You, my Lord and Father, are by these very changes,—by becoming the Bishop of an English Diocese, and no longer the Vicar of the Holy See, sent hither for the charge of the faithful,—you are circumscribing your power, and laying yourself under obligations which before you had not. Now no longer the mere representative of him who has the plenitude of jurisdiction, but as the shepherd of a flock you are bound to your clergy and people, you are knit into the body of the faithful whom you rule and whom you serve, by a more intimate tie, and a severer liability. Not only in will and in intention, but from your office and your position, henceforth you will be taking no measures by yourself, but with the counsel of others, as well as for their well-being. As the Eternal placed Himself under the conditions of a compact, when He would reveal Himself to sinful man, {197} as He made Himself subject to the law of human nature when He took human flesh, so do the diocesan obligations which you have undertaken make you less free than you were before, and, from love to the souls of your priests and your people, do you rejoice in such captivity.

And still more is this true, my Reverend Brethren, of each of us, the Bishop's children and servants, each in his own place. We are no longer solitary labourers in our several spheres, cut off from our brethren, and at a distance from our head. We are, in a sense in which we were not before, members of a body. We are participating in a special way in the great Sacramentum Unitatis, and are bringing ourselves thereby nearer to the Divine Source of truth, purity, and charity, who is present when we are gathered together. We are met here to gain grace, and instruction, and consolation, and encouragement, from the One Eternal Bishop of the Church, whom our visible Father and Head represents. We are come, that that celestial order and peace, and that perfection of law, and that hierarchy of gifts and virtues, of which the Church is the manifestation, may also be set up and manifested, according to our measure, in our own persons. We come here to go back more able to govern ourselves, and to do God's will, and to preach His word, and to be a pattern to His people.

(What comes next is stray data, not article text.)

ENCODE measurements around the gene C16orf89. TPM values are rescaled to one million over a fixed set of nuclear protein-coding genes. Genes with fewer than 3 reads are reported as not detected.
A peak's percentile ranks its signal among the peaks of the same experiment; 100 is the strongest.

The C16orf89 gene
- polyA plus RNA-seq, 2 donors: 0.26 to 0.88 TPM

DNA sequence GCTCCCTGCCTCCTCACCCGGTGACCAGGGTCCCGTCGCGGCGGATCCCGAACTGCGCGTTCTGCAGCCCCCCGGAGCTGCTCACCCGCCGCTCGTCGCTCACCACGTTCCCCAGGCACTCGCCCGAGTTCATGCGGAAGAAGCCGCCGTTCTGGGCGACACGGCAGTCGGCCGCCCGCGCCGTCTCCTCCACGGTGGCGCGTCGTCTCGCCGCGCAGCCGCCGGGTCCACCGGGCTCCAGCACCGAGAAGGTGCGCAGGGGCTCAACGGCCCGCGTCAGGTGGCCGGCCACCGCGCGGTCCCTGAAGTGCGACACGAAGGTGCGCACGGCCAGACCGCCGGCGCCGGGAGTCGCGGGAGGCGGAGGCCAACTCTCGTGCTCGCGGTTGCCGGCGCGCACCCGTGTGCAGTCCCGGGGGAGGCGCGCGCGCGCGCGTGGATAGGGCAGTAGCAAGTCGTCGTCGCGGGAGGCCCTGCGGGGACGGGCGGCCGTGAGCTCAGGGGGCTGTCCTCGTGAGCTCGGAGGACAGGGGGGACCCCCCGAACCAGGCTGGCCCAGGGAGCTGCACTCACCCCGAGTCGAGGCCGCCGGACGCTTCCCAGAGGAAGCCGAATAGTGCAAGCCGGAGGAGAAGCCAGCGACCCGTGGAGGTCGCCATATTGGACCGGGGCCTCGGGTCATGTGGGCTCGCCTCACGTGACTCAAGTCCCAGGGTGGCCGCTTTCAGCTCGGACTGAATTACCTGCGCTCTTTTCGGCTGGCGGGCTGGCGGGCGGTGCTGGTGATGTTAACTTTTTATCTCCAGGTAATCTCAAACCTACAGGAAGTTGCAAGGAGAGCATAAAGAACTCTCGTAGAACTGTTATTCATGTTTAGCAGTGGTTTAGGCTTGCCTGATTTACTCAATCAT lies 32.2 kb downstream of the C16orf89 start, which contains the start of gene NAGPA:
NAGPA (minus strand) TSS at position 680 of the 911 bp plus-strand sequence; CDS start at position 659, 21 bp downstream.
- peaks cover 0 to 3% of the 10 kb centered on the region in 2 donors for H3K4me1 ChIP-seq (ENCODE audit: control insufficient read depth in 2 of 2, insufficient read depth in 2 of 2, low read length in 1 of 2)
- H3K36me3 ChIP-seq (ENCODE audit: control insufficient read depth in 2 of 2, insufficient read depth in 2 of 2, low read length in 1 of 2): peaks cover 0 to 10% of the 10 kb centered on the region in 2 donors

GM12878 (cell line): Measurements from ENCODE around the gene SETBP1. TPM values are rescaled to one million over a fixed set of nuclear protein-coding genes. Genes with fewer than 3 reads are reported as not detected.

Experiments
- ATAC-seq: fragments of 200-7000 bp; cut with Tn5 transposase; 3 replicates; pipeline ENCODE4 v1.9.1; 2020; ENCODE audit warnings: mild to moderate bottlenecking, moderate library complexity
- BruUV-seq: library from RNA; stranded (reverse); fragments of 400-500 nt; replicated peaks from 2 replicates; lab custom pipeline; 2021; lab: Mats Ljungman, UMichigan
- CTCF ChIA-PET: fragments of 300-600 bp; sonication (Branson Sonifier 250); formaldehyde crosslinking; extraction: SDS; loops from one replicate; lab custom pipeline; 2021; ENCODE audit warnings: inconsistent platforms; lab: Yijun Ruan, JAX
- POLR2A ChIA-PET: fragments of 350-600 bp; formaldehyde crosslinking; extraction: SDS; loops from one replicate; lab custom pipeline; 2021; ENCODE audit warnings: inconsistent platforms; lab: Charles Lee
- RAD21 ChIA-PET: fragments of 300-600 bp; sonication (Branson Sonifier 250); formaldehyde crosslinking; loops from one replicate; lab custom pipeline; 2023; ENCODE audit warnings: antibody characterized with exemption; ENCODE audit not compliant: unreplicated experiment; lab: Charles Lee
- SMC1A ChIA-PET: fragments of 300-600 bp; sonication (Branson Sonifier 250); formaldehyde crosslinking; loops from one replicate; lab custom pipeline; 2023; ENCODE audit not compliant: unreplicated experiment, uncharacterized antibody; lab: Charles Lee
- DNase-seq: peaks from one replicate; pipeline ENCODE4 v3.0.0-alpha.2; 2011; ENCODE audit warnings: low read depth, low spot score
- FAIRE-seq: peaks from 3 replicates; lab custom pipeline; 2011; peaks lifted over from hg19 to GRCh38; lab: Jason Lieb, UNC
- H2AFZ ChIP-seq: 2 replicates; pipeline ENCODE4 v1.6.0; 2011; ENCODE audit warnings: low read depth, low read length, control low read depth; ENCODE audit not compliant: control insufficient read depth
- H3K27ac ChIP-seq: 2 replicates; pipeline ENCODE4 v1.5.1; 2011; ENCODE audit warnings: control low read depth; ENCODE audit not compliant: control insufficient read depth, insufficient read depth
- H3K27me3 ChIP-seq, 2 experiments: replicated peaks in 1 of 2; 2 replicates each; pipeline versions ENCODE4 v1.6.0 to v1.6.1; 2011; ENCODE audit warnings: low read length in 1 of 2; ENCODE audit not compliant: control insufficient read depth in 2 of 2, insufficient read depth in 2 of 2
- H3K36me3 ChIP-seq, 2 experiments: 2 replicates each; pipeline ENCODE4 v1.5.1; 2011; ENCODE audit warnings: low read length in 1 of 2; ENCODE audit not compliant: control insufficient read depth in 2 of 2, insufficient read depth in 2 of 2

Yes! if there be on earth a visible image of heaven, it is in the Church collected together in one place; and we come here to drink, from that present source of grace, the strength, and health, and vigour needful for us on our journey thither. When even a fallen servant of God and his satellites entered the company of prophets under the {198} Old Law, and saw them prophesying, and Samuel standing over them, the Spirit of God came upon the intruders, and they too began to prophesy. Again, under the New law, when even an unbeliever came into the assemblies of the infant Church (an Apostle is our warrant for saying it), he was overcome and transformed by the harmony of her worship. Her very presence and action was the sufficient note of her divinity. What, then, my Reverend Brethren, will not be the influence of her ceremonial on us, who, erring though we be as mortal men, still, as we trust, have the grace of God within us, are aiming after meekness, purity, charity, and detachment from the world, and are faithfully though imperfectly fulfilling the high commission severally given to us? May we not believe, through the mercy of Him who has chosen us, that we shall carry back with us a something which hitherto we had not?—a fuller and deeper view of the great dispensation of which we are the ministers, a clearer understanding of the beauty of God's House, a firmer faith in the solidity of that rock on which it stands, a closer devotion to Him who inhabits it, a more subdued, more peaceful, and more happy temper, to encounter the trials which meet us on our course, and which are appointed to lead us forward to heaven.

(Preached Nov. 9, 1853, in St. Chad's, in the first Diocesan Synod of Birmingham.)